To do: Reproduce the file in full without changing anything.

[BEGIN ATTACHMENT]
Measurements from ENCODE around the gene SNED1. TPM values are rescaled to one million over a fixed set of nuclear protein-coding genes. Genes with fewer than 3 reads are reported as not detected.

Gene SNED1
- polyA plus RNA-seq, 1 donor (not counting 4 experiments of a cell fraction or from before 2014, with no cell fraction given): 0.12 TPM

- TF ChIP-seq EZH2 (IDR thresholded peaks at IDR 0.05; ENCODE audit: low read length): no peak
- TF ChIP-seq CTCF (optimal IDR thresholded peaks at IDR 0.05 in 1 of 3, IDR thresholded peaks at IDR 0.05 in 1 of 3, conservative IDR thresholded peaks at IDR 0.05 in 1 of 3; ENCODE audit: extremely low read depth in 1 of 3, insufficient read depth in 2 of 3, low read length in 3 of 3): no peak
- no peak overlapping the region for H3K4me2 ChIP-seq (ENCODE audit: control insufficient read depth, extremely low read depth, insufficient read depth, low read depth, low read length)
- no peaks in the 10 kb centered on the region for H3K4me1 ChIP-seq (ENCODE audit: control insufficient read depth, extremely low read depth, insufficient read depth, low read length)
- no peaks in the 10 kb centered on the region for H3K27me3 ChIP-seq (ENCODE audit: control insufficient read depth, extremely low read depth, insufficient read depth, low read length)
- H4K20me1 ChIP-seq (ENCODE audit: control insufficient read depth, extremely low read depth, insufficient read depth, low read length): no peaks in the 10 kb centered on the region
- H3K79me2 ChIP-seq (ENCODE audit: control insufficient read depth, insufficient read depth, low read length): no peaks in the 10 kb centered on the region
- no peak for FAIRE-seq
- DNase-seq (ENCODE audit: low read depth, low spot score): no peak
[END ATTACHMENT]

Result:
Measurements from ENCODE around the gene SNED1. TPM values are rescaled to one million over a fixed set of nuclear protein-coding genes. Genes with fewer than 3 reads are reported as not detected.

Gene SNED1
- polyA plus RNA-seq, 1 donor (not counting 4 experiments of a cell fraction or from before 2014, with no cell fraction given): 0.12 TPM

- TF ChIP-seq EZH2 (IDR thresholded peaks at IDR 0.05; ENCODE audit: low read length): no peak
- TF ChIP-seq CTCF (optimal IDR thresholded peaks at IDR 0.05 in 1 of 3, IDR thresholded peaks at IDR 0.05 in 1 of 3, conservative IDR thresholded peaks at IDR 0.05 in 1 of 3; ENCODE audit: extremely low read depth in 1 of 3, insufficient read depth in 2 of 3, low read length in 3 of 3): no peak
- no peak overlapping the region for H3K4me2 ChIP-seq (ENCODE audit: control insufficient read depth, extremely low read depth, insufficient read depth, low read depth, low read length)
- no peaks in the 10 kb centered on the region for H3K4me1 ChIP-seq (ENCODE audit: control insufficient read depth, extremely low read depth, insufficient read depth, low read length)
- no peaks in the 10 kb centered on the region for H3K27me3 ChIP-seq (ENCODE audit: control insufficient read depth, extremely low read depth, insufficient read depth, low read length)
- H4K20me1 ChIP-seq (ENCODE audit: control insufficient read depth, extremely low read depth, insufficient read depth, low read length): no peaks in the 10 kb centered on the region
- H3K79me2 ChIP-seq (ENCODE audit: control insufficient read depth, insufficient read depth, low read length): no peaks in the 10 kb centered on the region
- no peak for FAIRE-seq
- DNase-seq (ENCODE audit: low read depth, low spot score): no peak